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All Doll’d Up: Troy James Previews The Flash’s Rag Doll

Interview with Troy James who plays “Rag Doll” in the Flash episode “All Doll’d Up”

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The DC Comics villain Rag Doll first made his appearance in the comic books back in the 1940’s, with a more popular version being best known in Gail Simone’s Secret Six comic book series.

Tonight, the character comes to live action for the first time with America’s Got Talent twisting sensation Troy James in the role.

We spoke with Mr. James last week to learn more about his guest role on the episode which is called “All Doll’d Up.”

“It was a blast,” he said of what it was like to play a villain whose abilities are actually possessed by the actor himself. “It actually just felt like an extension of myself as normal, if I were an evil supervillain who didn’t care about other people.”

“As you know, it looks like a three piece suit, but it’s actually a onesie,” James told us about the Rag Doll costume we see in the episode. “But it is super comfortable. It feels like a comfy pair of pajamas. I really give thanks to Kate Main for creating that for me. For me, it’s a Troy-proof suit. I say that because I’ve ripped so many pairs of pants! But this was a fantastic costume, and the mask was awesome! I love the hair. I like that it kind of does stay true to the comics with the red hair and white mask. It looks scary,” he enthused.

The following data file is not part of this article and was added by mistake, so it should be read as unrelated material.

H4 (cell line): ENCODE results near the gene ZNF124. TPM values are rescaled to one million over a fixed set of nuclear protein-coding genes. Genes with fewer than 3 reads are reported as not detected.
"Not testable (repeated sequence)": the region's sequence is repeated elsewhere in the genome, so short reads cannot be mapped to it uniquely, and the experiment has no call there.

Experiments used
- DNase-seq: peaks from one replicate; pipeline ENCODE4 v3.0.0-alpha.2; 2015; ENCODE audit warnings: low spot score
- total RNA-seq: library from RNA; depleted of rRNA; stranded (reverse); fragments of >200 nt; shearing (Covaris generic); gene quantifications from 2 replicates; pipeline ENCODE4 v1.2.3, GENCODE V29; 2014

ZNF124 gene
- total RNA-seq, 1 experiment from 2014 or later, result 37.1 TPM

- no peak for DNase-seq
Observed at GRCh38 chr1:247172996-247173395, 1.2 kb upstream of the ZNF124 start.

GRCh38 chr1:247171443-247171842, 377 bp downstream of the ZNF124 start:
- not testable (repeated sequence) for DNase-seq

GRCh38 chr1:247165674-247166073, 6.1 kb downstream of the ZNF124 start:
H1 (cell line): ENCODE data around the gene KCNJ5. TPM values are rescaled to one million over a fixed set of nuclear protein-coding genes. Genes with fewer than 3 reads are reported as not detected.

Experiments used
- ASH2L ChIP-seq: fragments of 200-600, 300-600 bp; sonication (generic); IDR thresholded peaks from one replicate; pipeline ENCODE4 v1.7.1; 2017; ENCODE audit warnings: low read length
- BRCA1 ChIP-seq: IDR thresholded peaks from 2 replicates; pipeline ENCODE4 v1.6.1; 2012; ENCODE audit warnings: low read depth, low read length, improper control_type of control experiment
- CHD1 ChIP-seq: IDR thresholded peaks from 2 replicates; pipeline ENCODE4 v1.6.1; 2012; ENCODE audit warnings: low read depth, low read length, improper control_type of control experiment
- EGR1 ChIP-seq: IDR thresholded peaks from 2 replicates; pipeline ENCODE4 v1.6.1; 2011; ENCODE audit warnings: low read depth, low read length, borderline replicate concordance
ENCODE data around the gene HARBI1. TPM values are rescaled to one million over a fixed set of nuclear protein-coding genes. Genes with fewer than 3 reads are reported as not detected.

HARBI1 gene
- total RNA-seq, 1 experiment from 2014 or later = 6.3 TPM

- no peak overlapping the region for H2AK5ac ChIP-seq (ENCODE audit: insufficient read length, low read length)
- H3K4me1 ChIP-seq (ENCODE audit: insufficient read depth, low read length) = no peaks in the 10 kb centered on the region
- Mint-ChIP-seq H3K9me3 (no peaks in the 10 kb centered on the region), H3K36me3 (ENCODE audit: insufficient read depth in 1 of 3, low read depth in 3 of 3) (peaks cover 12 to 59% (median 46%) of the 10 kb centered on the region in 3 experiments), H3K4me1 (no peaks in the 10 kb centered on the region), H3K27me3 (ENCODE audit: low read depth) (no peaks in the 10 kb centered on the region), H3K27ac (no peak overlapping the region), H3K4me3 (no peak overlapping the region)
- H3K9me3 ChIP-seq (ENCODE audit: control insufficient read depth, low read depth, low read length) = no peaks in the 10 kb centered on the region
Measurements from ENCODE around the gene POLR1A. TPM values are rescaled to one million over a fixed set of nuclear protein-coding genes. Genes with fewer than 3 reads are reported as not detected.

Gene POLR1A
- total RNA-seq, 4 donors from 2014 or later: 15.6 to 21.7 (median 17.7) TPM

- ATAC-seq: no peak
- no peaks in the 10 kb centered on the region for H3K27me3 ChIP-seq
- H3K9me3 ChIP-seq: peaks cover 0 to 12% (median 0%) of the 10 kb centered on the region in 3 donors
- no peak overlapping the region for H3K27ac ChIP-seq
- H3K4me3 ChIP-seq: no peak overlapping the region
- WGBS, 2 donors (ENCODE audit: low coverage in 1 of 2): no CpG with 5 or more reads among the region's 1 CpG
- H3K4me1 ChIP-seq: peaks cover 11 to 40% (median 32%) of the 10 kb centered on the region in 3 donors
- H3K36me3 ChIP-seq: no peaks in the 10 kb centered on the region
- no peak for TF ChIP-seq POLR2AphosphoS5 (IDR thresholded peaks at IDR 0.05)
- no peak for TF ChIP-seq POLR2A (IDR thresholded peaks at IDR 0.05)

“Rag Doll is a unique supervillain in the sense that he doesn’t have super-strength or super-speed; he’s just unusually flexible,” James explained. “It’s not a typical super power. And going along with that, he doesn’t have a motivation to be the strongest meta in the world or to be the richest. He’s a psychopath, actually. In this episode, you get to see why Rag Doll is the way he is. He does have some family issues. But as a villain, he seeks to cause the most emotional harm. He does not commit crimes just for the sake of committing crimes; he does it to really hurt whoever his victim is, emotionally.”

While we usually see Rag Doll with a mask on, we will see Troy himself without it at one point of the episode — if you pay close attention. “There’s a sneak peek of me without the mask, but you need to have an eagle eye to spot that out,” he teased, offering that it’s easier to play a character like Rag Doll with a mask on.

“It’s much easier to put on a costume or put on a mask and not be yourself, and perform. I’m so self conscious about myself,” he explained.

Last summer, James made a memorable appearance on America’s Got Talent — and he almost didn’t do it, despite his friends and family assuring him that he’d be fine.

“I didn’t have a mask. I had no costume. I had to talk on stage in front of all those people. And famous people! I’m getting nervous just thinking about it,” he recalled. “Luckily, it went over really well, though.”